First Monday

Today is the first Monday in May. As suggested in The Case Against Homework, and in this blog every month when I remember, I recommend that every parent send a note expressing her/his views on homework to teachers, administrators, or School Board members on the first Monday of every month.

Today is the perfect time to let your children’s teachers/principals know how you feel about summer homework. It will give them time to think about it and time for you to have a discussion with them. You can use some of the information here as fodder for why a vacation is so important. Now is also a good time to find out what your school’s policy is on summer homework. (A few years ago, I co-authored an op-ed for The New York Times on summer homework. After the op-ed was published, I found out that the student who’d been assigned the most homework of all actually came from a school that had a policy against summer homework.)

4 Comments on “First Monday”

  1. northTOmom says:

    It’s funny, I didn’t know about the recommendation to write a note on the first Monday of every month (though it’s a great idea), but I actually wrote a note to my daughters’ teacher this morning asking her for a meeting to discuss the number (and type) of projects she has assigned this term. As a family we are drowning in a hell of projects this spring.

    As for summer homework, I’m wondering if it’s an American (as opposed to Canadian) thing? I’ve never heard of it here, but my daughters’ American cousins always have summer homework, and my girls are appalled.

    May 3rd, 2010 at 9:11 am
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  2. PsychMom says:

    Yeah, this idea of summer homework was a new one to me too. There seems to be such concern about kids forgetting everything over the summer…but that belief system is only valid if you consider school a cram factory. Do kids in Grade 2 go back to using diapers too for the summer? No. Do they need to start fresh with the alphabet in the Fall? No. Are the kids dreamy and fresh and not interested in listening to some boring teacher come Sept 1?….probably. And this leads the teachers to the conclusion that if they just keep the kids yolked for the summer as well, then they won’t have to spend 3 weeks beating them down again in the Fall….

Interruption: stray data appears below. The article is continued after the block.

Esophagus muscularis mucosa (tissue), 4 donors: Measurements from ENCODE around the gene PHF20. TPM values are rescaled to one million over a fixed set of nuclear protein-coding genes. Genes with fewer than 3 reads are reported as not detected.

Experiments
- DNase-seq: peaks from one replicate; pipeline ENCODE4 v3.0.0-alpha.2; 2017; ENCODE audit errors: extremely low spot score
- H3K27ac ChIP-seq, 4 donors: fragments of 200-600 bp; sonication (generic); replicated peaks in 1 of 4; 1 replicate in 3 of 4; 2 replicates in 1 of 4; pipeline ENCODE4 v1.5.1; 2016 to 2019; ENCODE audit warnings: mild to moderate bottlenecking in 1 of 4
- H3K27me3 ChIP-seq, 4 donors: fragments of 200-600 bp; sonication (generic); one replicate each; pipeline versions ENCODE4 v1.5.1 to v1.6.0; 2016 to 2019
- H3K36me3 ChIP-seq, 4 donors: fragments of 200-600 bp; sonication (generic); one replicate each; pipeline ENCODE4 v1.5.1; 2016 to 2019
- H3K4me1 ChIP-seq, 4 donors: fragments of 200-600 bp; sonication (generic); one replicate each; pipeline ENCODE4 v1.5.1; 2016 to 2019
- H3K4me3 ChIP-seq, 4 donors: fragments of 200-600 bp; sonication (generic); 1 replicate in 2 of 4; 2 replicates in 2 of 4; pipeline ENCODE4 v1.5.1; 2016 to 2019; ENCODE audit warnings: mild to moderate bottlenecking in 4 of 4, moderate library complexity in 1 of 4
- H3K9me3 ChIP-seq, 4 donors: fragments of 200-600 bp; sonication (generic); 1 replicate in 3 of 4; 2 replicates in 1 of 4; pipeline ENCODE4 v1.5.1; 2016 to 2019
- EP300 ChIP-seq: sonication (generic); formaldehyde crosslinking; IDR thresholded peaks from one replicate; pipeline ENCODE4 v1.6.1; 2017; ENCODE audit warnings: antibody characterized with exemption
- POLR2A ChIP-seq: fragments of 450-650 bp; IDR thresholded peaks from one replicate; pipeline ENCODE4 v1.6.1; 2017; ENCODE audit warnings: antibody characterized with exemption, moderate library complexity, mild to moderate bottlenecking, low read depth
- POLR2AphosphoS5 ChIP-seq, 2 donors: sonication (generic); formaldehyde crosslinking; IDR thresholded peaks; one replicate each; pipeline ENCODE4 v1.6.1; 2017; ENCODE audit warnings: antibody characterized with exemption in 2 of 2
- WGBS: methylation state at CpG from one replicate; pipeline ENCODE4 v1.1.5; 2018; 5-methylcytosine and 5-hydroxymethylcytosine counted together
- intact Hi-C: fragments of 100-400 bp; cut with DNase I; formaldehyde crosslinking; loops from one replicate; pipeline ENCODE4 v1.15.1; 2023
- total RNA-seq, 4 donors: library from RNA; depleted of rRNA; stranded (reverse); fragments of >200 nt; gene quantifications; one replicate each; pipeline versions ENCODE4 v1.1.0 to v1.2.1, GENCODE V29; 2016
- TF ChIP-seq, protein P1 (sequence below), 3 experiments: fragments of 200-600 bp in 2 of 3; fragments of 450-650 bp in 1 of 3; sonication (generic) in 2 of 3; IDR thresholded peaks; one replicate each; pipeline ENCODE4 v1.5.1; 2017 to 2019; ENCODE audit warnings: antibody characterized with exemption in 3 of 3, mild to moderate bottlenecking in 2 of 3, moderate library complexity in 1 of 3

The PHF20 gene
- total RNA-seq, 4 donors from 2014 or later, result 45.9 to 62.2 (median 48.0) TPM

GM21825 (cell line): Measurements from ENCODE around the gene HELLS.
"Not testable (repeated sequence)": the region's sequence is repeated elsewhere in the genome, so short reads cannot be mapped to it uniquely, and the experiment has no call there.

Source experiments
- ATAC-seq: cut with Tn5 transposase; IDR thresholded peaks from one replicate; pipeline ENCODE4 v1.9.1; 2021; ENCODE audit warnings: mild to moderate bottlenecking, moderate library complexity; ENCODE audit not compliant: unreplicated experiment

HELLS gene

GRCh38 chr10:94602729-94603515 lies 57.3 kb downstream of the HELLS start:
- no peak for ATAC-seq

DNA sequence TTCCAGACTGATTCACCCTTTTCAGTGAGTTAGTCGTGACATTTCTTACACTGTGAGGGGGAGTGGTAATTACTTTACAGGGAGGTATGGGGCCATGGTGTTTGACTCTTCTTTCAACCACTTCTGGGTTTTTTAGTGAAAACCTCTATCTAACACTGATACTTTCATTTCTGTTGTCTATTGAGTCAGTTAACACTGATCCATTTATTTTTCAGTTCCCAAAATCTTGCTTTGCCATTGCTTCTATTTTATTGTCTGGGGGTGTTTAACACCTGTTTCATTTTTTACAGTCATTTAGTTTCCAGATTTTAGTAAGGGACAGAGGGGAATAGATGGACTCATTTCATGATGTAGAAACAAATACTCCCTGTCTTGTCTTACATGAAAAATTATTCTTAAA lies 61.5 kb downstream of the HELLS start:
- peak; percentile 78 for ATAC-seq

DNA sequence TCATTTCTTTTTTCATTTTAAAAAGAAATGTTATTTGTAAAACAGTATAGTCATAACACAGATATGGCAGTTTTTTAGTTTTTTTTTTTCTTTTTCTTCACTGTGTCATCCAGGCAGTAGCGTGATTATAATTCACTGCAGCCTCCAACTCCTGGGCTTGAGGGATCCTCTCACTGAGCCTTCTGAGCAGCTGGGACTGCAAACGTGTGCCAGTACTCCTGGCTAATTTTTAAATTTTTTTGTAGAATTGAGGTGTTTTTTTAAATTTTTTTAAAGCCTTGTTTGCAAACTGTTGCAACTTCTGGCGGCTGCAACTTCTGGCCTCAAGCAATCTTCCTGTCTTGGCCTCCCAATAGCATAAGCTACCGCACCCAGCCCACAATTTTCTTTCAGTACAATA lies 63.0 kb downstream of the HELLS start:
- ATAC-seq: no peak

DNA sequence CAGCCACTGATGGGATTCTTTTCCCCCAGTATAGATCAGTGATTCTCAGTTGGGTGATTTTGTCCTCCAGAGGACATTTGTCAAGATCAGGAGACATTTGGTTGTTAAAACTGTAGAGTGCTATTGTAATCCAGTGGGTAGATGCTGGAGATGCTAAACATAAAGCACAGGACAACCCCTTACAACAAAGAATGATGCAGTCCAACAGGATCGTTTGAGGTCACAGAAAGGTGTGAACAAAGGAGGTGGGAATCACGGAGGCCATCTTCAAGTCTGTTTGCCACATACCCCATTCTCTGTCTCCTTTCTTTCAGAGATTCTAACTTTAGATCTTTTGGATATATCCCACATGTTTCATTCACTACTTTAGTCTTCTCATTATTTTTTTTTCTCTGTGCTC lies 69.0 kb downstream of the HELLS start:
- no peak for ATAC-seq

My daughter’s reading of chapter books booms in the summer when …..all of sudden, holy cow, she doesn’t HAVE to read anymore. If she follows the same pattern this summer as she did last summer, it’ll officially be a trend and therefore will require adjustments at school next fall. I don’t want her to stop that enthusiasm. So if this forced reading is shutting her down, I’m going to shut down the forced reading.

    May 3rd, 2010 at 9:29 am
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  3. FedUpMom says:

    PsychMom, excellent point. If the kids “forget” over a 10-week break, maybe they never really learned anything in the first place.

    So much of what gets “taught” and “learned” at school happens at a completely superficial level. Kids forget their vocabulary words and disconnected factoids the way I forget where I left my sunglasses. Do they forget things they actually use or care about? Of course not.

    May 4th, 2010 at 10:07 am
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  4. ödev says:

    It’s funny, I didn’t know about the recommendation to write a note on the first Monday of every month (though it’s a great idea), but I actually wrote a note to my daughters’ teacher this morning asking her for a meeting to discuss the number (and type) of projects she has assigned this term. As a family we are drowning in a hell of projects this spring.

    As for summer homework, I’m wondering if it’s an American (as opposed to Canadian) thing? I’ve never heard of it here, but my daughters’ American cousins always have summer homework, and my girls are appalled.

    June 23rd, 2011 at 11:23 am
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